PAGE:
PANIC broke out on Wednesday evening after a suspicious package was left on a bus outside the Jewish Telegraph's Manchester office.
And it nearly caused the cancellation of a simcha due to take place with 170 people at the Holy Law Synagogue across the road.
Wendy Radnan was informed at 6pm of the possible cancellation of sheva brochot for her son Zack and his wife Shaina when her husband Martin went on an errand - and saw that Bury Old Road had been cordoned off by police.
Mrs Radnan told the JT: "I was worried sick that I would have to cancel the simcha.
"When my husband called me to say that the road was blocked off, my stress levels went through the roof. Selena Myers, who works at the JT, was speaking to the police on my behalf so it was good to have someone on the scene to keep me informed.
"I even had a friend calling other venues to see what was available."
Mrs Radnan added that they had guests due from Israel, Sheffield, Liverpool and Glasgow.
She said: "As it was happening, the phone did not stop ringing with people telling me what was going on.
"I even called the caterer to find out what to do."
The cordon was lifted around 7.30pm.
The police are searching for the owner of a suspicious bag left on the bus.
Bomb disposal officers and a sniffer dog boarded the 135 First Manchester service towards Bury after the driver reported a mysterious package that was left behind.
The driver said: "I saw the package and went to see what was in it.
"There was a can of deodorant, a trainer with a sock and two lighters - I didn't think it looked right so I raised the alarm."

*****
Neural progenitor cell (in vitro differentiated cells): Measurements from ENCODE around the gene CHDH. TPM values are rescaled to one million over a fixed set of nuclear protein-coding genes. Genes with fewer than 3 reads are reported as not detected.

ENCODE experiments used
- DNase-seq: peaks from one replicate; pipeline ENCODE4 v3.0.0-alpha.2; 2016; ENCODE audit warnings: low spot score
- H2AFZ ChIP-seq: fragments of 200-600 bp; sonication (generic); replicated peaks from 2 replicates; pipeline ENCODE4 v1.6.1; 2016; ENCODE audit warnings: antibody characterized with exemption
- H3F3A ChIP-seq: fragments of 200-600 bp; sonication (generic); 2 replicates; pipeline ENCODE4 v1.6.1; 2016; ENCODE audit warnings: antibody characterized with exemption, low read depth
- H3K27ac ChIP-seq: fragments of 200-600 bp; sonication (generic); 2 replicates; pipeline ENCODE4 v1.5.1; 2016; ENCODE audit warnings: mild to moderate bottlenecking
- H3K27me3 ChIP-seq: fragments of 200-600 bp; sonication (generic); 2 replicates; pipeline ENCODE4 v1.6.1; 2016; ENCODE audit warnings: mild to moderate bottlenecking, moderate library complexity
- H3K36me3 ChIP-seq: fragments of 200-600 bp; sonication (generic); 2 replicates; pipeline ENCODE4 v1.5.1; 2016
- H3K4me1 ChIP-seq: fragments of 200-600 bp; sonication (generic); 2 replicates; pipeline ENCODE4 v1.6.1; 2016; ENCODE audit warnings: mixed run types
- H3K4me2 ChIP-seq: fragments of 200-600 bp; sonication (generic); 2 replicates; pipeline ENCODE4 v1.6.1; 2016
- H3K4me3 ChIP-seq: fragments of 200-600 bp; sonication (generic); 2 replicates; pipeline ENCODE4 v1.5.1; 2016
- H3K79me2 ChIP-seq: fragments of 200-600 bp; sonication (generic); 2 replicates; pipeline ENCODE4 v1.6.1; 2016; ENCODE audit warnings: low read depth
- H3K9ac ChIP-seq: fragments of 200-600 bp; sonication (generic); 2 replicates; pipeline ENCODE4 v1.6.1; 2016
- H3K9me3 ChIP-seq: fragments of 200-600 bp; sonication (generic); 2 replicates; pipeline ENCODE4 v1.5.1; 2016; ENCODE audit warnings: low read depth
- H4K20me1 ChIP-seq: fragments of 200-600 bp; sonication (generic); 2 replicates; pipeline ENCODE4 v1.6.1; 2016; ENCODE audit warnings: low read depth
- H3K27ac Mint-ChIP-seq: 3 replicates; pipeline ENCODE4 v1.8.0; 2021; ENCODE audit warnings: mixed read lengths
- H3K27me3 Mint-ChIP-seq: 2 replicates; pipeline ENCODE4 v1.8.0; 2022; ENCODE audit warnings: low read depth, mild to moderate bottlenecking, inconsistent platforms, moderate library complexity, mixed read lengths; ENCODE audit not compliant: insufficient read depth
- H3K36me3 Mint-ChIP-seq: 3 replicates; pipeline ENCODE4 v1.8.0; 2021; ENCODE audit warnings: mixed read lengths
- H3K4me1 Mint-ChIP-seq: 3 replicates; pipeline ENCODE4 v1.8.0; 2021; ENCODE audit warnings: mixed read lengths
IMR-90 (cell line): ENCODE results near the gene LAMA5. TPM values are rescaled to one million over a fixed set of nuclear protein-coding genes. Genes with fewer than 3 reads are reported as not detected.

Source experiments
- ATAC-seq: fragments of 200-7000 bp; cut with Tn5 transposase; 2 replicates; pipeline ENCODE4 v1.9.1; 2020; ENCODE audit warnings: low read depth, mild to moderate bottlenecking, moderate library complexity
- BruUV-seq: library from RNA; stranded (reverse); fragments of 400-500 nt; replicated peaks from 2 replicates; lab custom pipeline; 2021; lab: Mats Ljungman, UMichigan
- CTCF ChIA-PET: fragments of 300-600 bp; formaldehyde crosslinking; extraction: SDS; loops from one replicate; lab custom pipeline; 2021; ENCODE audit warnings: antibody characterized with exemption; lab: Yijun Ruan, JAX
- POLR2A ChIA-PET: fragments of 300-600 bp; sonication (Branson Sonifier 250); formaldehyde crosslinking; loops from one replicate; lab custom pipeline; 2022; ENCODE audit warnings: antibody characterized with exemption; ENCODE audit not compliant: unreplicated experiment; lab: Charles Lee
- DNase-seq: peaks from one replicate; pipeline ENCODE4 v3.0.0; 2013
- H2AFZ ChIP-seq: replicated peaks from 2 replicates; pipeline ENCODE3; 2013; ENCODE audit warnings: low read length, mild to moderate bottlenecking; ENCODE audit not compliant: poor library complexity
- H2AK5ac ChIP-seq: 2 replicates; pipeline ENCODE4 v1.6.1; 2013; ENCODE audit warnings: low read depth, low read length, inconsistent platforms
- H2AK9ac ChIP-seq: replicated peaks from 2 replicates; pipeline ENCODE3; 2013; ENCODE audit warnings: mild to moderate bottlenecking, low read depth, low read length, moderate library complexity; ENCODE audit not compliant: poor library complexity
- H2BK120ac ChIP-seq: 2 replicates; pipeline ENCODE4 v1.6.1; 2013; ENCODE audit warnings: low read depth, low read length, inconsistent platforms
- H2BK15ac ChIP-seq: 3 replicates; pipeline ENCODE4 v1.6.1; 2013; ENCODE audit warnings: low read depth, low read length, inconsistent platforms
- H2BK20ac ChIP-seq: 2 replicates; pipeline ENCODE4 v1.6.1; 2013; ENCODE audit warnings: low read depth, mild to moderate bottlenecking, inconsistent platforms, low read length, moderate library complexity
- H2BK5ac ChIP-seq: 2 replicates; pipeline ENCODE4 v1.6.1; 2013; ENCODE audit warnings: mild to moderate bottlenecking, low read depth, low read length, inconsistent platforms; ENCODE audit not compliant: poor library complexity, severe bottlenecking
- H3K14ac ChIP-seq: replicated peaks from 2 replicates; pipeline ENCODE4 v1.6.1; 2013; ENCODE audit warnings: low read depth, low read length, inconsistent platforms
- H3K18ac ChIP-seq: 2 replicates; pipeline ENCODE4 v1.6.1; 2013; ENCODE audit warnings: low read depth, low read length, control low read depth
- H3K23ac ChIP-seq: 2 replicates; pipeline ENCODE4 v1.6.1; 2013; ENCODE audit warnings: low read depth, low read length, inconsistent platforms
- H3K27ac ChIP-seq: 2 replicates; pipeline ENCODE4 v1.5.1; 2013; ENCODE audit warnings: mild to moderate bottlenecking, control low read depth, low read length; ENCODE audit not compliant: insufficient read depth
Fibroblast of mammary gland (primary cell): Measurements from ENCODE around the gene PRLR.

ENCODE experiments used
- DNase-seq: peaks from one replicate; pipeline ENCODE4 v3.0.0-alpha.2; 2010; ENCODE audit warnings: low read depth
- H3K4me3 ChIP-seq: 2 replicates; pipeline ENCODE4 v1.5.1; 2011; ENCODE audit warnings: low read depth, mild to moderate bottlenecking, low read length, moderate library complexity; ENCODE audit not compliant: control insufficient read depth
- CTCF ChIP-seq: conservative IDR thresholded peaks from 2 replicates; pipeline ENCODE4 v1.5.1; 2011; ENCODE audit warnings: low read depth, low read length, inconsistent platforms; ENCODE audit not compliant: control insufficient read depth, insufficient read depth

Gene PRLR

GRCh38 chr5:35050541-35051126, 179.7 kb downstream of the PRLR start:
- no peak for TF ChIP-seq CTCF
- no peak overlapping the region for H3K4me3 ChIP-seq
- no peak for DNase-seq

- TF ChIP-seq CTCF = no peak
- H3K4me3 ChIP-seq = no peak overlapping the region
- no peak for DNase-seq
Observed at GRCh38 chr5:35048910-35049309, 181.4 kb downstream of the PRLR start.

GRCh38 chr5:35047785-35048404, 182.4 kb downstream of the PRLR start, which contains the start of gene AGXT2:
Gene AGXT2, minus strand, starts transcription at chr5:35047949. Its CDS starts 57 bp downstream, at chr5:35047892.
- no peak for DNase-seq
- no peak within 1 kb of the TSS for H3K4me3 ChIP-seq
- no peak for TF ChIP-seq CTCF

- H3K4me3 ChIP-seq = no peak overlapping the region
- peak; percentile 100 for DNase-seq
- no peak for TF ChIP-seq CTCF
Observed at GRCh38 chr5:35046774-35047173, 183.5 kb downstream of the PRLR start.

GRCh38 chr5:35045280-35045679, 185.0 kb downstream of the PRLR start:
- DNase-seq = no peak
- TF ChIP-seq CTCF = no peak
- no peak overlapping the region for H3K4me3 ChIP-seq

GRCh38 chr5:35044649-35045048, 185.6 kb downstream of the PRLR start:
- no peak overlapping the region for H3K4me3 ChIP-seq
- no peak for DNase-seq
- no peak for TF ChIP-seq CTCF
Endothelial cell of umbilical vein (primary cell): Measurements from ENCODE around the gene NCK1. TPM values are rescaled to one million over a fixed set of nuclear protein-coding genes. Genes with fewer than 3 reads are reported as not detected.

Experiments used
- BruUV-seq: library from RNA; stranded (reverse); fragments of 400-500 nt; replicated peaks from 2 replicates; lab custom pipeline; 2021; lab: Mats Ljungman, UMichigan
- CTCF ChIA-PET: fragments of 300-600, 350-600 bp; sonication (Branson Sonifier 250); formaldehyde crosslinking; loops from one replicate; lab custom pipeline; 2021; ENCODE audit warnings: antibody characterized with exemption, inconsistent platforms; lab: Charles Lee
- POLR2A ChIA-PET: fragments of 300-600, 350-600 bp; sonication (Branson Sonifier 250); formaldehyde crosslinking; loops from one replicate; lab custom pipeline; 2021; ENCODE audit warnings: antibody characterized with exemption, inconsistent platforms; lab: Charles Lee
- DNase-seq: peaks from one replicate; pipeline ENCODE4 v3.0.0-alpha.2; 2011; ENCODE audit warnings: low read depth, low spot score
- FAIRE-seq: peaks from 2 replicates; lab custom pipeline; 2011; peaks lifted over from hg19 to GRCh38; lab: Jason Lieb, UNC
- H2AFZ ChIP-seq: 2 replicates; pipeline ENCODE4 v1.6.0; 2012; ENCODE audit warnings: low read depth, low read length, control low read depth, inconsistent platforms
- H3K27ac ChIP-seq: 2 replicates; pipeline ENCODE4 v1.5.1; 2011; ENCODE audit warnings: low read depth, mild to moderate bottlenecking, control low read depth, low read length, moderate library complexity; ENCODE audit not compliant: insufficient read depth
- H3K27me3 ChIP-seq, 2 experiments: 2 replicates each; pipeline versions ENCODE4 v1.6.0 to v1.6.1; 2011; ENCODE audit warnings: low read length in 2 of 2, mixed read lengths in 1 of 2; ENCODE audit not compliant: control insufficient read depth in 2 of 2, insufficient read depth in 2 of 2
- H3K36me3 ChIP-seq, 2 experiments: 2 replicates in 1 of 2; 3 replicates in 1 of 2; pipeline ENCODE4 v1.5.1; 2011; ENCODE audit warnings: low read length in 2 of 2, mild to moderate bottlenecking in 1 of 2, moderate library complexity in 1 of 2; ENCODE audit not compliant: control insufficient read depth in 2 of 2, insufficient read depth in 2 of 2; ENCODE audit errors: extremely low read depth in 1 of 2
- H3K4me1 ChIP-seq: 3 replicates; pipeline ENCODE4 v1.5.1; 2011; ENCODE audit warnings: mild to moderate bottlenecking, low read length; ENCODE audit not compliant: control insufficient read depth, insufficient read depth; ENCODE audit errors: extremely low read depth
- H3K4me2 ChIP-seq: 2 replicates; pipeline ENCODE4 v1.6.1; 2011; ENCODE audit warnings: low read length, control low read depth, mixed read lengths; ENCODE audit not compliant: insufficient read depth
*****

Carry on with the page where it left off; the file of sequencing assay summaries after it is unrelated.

Passengers were evacuated and roads around the area were sealed off.
And another incident took place on nearby Bury New Road caused major traffic disruptions coming in and out of the city.
Police later confirmed that there was nothing "sinister" about the package but that they were searching for a male owner.
Chief Inspector Mark Dexter said: "Officers from the Specialist Operations Team, supported by Greater Manchester Fire and Rescue staff, worked quickly to examine the bag and concluded that the contents were not suspicious.
"We are conscious that people will be concerned following the events in London.
"There is nothing to indicate that this incident was anything sinister."
Meanwhile, police have urged communities to join together and support each other following Wednesday's terrorist attacks at Westminster.
GMP's Chief Constable Ian Hopkins said: "It is incredibly important at times like this that communities support one another.
"If anyone has any concerns or sees anything suspicious, they should report it immediately."